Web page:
So why make it a whodunit at all? Because at the end of the day, The Night Of is still a drama, and it needs a dramatic hook. But the hook of a show is not always the same as its premise. The hook is what draws the viewer in and keeps them watching, but the hook hasn’t been the focus of The Night Of. The show has spent more time on John Stone (John Turturro) trying to cure his eczema than it has on tracking down suspects.
But if the killer is unimportant, then why not just out them from the beginning and then focus entirely on the procedure? Again, the whodunit is a hook, and you don’t give away your hook. Price and Zaillian are good storytellers, and they understand that our basic interest to know the identity of the killer will string us along for eight episodes. However, if you look at the focus of the episodes, they’re not really interested in “solving” the case.
The focus of The Night Of is on procedure. The show takes us step-by-step of a case and the ripple effects of a mostly common homicide (I say “mostly” because the murder in The Night Of gets picked up by the media). Most shows would skip the detective tracing the movements of the suspect if we had already seen those movements in the first episode. But because The Night Of cares about procedure, it wants to show us Detective Box putting together the information that will later be presented in court. It’s not enough for us to know what happens; we need to know how that information gets processed through the criminal justice system.
We’re also shown how that information gets twisted and reframed. We’re shown that “the truth” is irrelevant to both sides. All that matters is proving their case. As John tells Naz, “The truth can go to hell because it doesn’t help you.” In an ideal world, we would assume that the prosecution would rely on evidence and facts to make their case, but as we see in the scene where prosecutor Helen Weiss (Jeannie Berlin) speaks to the coroner, she wants a specific answer from him on how Naz’s injury was caused. We know that Naz hurt his hand from playing the knife game with Andrea, but what we know—the truth—doesn’t matter. What matters is how the system works.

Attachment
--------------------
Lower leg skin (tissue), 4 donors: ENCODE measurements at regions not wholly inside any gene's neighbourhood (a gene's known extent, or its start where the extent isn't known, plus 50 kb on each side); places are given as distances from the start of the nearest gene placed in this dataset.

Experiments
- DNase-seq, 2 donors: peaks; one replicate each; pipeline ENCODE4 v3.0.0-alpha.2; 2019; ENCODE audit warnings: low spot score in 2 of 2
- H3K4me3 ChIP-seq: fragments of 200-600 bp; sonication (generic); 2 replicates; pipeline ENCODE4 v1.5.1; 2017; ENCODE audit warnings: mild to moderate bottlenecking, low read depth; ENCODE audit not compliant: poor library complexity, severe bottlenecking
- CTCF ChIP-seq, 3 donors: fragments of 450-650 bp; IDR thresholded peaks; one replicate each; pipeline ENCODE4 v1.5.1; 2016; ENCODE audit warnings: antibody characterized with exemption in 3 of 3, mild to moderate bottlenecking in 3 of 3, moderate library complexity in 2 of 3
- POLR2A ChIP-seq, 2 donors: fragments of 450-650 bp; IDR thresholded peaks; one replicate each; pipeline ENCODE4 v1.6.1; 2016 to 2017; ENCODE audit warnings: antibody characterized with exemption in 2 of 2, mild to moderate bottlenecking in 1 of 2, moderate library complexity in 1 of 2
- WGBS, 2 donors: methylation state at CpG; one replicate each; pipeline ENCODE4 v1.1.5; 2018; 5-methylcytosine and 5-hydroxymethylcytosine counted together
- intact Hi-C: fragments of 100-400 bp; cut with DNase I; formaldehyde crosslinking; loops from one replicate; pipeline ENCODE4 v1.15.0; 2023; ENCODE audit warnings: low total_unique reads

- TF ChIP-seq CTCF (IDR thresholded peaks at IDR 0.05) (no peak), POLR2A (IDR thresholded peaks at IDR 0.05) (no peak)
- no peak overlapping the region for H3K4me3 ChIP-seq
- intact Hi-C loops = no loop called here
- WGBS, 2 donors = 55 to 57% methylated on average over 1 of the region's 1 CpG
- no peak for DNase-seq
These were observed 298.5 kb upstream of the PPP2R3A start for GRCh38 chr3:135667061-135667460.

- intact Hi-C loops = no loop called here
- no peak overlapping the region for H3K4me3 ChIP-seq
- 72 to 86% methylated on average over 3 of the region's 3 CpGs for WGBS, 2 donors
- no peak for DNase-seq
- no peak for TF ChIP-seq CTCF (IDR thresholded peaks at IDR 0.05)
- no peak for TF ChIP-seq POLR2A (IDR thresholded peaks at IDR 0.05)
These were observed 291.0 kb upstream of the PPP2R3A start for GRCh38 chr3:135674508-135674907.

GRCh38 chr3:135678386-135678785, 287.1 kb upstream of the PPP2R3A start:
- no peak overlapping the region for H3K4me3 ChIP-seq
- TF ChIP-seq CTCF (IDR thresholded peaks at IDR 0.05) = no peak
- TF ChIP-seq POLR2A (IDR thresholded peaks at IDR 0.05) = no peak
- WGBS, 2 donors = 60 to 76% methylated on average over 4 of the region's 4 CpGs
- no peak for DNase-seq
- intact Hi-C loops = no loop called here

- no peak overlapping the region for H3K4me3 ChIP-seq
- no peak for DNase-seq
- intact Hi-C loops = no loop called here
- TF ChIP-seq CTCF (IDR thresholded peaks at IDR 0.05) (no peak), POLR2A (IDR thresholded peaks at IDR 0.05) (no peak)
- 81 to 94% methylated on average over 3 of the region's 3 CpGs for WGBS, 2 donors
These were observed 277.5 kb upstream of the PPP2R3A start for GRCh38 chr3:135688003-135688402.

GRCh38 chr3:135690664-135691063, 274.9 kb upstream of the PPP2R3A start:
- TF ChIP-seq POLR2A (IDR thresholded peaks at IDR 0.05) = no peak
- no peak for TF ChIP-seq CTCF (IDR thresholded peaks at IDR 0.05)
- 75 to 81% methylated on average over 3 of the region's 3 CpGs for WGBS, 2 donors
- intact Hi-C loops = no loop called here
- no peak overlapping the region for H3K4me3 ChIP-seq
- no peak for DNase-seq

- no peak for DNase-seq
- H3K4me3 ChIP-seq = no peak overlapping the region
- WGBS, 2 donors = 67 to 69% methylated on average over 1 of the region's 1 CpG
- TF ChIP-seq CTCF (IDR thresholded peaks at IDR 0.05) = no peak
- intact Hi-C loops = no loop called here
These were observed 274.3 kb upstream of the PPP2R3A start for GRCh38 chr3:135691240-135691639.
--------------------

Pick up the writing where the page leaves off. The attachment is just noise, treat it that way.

That’s also why we’ve spent so much time in prison with Naz. It’s not just to show that Naz has a dark side and to raise a hint of suspicion that he may have done it. It’s to show how jail can transform a normal person into a convict simply because being a convict is how to survive. If The Night Of were a standard whodunit, it wouldn’t waste time on showing how Naz is being consumed by the criminal justice system to the point where it’s transformed his body. The show wouldn’t care about showing prison life. It would leave Naz in a cell and focus on the mystery.
Yes, there are other suspects. Maybe it was Andrea’s stepfather Don (Paul Sparks). Maybe it was Duane Reade. Maybe it was Mr. Day, the hearse driver. Or maybe it was Naz, who, in a fit of drug-induced violence, killed Andrea Cornish, and yet woke up with absolutely no blood on him. It doesn’t really matter because that’s not the story that The Night Of is telling. The story of The Night Of is the story of the criminal justice system, not the story of justice.